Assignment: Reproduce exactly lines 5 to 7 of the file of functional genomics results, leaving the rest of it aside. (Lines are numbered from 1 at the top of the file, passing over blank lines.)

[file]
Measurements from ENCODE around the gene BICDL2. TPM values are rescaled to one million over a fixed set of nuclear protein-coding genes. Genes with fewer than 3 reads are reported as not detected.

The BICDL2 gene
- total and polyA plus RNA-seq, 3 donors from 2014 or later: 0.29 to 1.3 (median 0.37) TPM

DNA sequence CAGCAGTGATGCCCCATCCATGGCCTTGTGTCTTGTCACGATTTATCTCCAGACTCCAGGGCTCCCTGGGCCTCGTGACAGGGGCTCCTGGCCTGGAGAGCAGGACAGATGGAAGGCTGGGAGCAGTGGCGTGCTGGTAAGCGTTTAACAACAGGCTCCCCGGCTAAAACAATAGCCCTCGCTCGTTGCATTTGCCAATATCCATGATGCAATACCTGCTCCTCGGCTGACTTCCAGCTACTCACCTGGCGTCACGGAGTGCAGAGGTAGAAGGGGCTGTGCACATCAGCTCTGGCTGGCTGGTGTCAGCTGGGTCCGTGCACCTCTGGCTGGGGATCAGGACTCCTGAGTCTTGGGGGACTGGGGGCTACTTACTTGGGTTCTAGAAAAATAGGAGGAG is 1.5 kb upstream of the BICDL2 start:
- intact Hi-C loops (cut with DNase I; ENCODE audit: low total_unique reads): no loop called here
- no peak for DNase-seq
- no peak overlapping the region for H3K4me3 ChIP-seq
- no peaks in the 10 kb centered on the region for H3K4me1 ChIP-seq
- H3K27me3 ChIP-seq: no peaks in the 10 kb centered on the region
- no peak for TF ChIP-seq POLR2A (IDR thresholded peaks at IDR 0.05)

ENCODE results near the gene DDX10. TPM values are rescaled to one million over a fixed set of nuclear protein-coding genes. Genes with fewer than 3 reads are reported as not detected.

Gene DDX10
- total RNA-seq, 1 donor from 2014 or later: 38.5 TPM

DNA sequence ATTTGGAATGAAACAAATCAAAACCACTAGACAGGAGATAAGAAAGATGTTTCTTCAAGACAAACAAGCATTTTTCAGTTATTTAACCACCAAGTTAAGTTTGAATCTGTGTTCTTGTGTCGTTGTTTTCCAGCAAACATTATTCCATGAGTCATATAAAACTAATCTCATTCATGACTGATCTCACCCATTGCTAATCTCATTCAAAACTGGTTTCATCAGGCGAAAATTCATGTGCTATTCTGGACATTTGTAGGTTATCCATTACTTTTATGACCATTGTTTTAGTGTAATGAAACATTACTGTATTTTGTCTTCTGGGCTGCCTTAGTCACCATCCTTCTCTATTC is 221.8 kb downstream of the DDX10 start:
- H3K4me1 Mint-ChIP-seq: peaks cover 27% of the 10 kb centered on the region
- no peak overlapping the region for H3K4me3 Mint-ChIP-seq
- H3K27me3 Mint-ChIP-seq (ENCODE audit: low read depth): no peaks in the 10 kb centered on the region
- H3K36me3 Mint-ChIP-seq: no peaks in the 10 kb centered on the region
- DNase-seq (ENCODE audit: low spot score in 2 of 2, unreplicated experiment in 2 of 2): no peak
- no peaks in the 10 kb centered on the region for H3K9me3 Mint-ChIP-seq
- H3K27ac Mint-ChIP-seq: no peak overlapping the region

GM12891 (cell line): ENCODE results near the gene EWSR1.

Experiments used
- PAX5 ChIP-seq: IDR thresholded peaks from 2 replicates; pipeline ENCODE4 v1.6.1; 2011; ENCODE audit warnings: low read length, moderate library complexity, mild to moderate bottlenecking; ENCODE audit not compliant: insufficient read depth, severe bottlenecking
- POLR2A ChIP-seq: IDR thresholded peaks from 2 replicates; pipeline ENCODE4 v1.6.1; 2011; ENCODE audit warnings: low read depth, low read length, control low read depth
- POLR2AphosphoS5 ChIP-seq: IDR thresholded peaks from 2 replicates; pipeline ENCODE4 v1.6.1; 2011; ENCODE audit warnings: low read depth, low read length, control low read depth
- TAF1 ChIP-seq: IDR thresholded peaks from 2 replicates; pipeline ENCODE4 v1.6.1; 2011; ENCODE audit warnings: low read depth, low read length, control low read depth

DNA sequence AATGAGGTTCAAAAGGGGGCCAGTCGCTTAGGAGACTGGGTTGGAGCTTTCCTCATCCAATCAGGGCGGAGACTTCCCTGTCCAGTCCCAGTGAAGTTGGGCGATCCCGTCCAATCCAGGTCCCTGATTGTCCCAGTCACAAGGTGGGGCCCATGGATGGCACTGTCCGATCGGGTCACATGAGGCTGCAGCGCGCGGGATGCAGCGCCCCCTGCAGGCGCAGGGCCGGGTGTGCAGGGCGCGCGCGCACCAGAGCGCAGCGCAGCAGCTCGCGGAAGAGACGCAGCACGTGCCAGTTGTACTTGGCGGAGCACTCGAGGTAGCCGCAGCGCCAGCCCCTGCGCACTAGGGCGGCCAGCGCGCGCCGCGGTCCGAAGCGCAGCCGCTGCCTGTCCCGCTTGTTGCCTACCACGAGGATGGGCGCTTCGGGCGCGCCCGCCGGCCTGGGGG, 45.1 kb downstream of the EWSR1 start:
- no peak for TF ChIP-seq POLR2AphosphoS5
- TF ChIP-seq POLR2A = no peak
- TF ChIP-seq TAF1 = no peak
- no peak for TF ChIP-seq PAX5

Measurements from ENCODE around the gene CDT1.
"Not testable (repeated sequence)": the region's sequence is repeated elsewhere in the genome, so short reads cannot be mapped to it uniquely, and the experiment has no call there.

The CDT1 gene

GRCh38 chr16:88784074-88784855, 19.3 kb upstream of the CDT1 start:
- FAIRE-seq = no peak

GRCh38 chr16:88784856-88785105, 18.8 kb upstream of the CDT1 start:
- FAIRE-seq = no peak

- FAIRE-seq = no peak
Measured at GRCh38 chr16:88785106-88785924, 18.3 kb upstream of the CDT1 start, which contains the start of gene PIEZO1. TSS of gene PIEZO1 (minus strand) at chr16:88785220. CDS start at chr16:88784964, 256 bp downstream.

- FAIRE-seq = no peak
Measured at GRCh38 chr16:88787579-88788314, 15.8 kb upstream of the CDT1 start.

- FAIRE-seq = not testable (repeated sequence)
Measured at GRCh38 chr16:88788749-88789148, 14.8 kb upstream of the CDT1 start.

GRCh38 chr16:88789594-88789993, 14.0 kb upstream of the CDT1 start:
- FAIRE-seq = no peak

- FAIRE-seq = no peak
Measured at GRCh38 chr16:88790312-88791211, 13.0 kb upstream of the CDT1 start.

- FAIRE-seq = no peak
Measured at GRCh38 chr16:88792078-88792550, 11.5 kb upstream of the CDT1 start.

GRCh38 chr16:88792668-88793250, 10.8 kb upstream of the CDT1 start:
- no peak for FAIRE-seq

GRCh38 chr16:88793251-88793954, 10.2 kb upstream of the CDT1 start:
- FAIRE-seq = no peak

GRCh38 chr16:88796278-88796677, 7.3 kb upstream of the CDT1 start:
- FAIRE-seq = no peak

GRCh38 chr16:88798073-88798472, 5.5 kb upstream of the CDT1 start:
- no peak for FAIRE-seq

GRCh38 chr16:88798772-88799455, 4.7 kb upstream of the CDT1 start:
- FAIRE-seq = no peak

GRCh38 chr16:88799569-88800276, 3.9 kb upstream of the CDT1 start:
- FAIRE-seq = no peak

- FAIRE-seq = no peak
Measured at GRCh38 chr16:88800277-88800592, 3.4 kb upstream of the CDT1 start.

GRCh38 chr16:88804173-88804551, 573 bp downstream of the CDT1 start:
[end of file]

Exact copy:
- intact Hi-C loops (cut with DNase I; ENCODE audit: low total_unique reads): no loop called here
- no peak for DNase-seq
- no peak overlapping the region for H3K4me3 ChIP-seq